I hope you’re dead, I never actually checked. But I plunged the blade into your throat, your oesophagus, your windpipe, so many times, ripping it apart, that you couldn’t not be. Thirteen times, I sliced into you, one for each year we were together. I counted out twenty hairs, one for each of the years I will live. I have twenty years left, the number was revealed to me in a dream. Did I tell you that before I killed you?

I blindly place the dagger on the marble counter, I don’t need it anymore. The sycamore wood bothers me anyway, it’s too archaic. I would much rather have a military knife, like the ones they use to slice up rations in the Marines, but the dream said sycamore so I found one. I grab the wooden chopping board from the sink where it lay, where I chopped up the liver for our dinner last night. It’s not washed but I don’t think that matters, and I flick the last bit of meaty fat off the wood. There. Perfect.

I lay the hair upon the chopping board, and begin to slice it. Three times sdeways, three times vertically, and then one in each diagonal. As I slice with the sycamore dagger, I whisper to myself in the ancient demonic anguage I woke up knowing a week ago. It’s a beautiful language, is it not? I think the angels flinch from it, though. Ah well, no angels here, I just killed the last one.

I throw the chopped, blessed hair into the boiling pot that I prepared before. I add some forget-me-nots to the boiling mixture, and as I stand above the stove - the least majestic of ritual spaces - I call out and then plunge the dagger into my arm. The blood drips down my arm, but also into the pot, and the solution flashes green and I think I hear my demon lord say “Now, pour it into the slashed throat of your once angel lover.

I ladle the mixture into a ceramic, pure white bowl, just as the dream showed me, and walk back to the bedroom, where I killed her. She expected it, I think, maybe she had a dream just like mine. She didn’t fight, anyway, and the best part was, as I walked into our bedroom and I gazed upon a bloody corpse that I loved, I no longer am disgusted by the angel inside every time I look. I bend down, and took a look at her throat. It is nearly sliced all the way through, and I try not to think of the displeasure of my demon lord had it been done so.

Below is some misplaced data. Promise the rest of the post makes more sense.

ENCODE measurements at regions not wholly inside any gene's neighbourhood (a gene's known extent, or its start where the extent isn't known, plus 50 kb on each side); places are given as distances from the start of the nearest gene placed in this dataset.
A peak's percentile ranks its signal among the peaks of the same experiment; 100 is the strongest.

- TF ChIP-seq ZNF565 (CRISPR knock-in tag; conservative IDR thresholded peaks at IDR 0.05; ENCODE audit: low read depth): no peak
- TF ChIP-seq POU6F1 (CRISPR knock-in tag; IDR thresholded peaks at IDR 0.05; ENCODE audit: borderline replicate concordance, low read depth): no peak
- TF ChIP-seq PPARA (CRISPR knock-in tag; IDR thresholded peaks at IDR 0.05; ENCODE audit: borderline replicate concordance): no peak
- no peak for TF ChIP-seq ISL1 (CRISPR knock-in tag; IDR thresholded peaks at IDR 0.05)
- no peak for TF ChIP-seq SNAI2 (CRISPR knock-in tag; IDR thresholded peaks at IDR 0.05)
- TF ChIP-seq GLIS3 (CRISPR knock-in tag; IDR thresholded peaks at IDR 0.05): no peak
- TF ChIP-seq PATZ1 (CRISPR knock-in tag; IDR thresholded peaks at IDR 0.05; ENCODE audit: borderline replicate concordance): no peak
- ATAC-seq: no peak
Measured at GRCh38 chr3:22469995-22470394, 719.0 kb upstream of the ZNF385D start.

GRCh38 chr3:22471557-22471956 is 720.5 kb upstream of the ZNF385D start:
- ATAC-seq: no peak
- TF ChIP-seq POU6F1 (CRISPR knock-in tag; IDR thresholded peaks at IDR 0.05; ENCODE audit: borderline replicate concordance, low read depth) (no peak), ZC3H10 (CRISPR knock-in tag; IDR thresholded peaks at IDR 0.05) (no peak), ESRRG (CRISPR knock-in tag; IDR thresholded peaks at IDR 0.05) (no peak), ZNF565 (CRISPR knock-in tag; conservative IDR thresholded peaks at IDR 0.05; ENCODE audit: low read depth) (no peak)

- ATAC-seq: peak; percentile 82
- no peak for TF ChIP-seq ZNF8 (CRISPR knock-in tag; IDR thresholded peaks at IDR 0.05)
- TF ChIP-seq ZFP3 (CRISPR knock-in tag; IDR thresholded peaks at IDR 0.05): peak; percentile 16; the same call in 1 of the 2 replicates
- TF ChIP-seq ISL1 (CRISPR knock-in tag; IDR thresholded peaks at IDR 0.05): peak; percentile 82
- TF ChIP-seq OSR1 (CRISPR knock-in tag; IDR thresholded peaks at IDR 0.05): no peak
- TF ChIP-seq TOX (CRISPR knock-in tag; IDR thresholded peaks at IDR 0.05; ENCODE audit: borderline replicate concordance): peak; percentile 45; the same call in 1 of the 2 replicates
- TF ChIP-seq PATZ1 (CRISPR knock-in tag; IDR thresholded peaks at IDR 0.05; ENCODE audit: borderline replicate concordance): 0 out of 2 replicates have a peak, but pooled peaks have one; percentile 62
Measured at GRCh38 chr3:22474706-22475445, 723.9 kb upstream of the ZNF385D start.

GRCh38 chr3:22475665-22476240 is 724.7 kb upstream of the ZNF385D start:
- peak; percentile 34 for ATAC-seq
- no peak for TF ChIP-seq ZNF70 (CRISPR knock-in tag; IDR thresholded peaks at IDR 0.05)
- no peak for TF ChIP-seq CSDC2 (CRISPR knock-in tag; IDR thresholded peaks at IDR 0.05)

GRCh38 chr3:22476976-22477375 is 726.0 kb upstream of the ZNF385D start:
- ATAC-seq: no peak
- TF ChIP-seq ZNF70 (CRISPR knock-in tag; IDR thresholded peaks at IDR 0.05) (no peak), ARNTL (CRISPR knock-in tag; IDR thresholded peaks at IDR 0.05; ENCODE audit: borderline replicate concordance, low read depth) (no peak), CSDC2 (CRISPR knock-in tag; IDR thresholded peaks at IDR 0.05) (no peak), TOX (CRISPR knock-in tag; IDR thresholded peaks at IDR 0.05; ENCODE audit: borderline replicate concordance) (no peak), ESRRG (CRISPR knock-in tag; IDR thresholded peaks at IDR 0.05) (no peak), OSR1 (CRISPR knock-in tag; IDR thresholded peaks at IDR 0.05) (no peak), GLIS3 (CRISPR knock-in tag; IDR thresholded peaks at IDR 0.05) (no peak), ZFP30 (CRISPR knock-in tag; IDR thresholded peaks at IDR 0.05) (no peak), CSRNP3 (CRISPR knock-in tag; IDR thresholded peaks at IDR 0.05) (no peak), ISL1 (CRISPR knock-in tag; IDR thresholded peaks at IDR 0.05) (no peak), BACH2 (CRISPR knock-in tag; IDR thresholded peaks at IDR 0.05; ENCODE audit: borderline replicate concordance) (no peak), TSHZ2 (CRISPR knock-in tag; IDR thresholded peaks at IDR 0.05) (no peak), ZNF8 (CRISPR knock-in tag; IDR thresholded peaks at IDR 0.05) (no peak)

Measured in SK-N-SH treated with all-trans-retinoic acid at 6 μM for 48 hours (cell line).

I whisper the final eight words, and begin to pour the green and glowing mixture into her throat. It spreads a purple fire upon her body, and I grin in pure pleasure as I see the final traces of the angel be purged. It is done, she is no longer sullied. Now my lord will resurrect her as a demon! I hear a groan from below me, and I look down to see my lover’s finger twitch. She is awake, she is awake! And when she opens her eyes, they are a glowing red, just like mine.

Writers Beware - A must read site for all writers.

http://www.sfwa.org/for-authors/writer-beware/

Writer Beware’s mission is to track, expose, and raise awareness of the prevalence of fraud and other questionable activities in and around the publishing industry.

  • We maintain and continually update the Writer Beware website with the latest information on literary schemes, scams, and pitfalls, and the most current information on what writers can do to protect themselves.
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  • To complement the general advice and warnings on the Writer Beware website, Writer Beware’s popular blog provides up-to-the-minute information on specific scams and schemes–along with advice for writers, industry news, and a special focus on the weird and wacky things that happen at the fringes of the publishing world.
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  • We offer a free research service for writers with questions about agents, publishers, and others (e-mail us at beware@sfwa.org). The information we provide on questionable agents and publishers is supported by multiple similar advisories and complaints from writers, by documentation, or, in most cases, by both.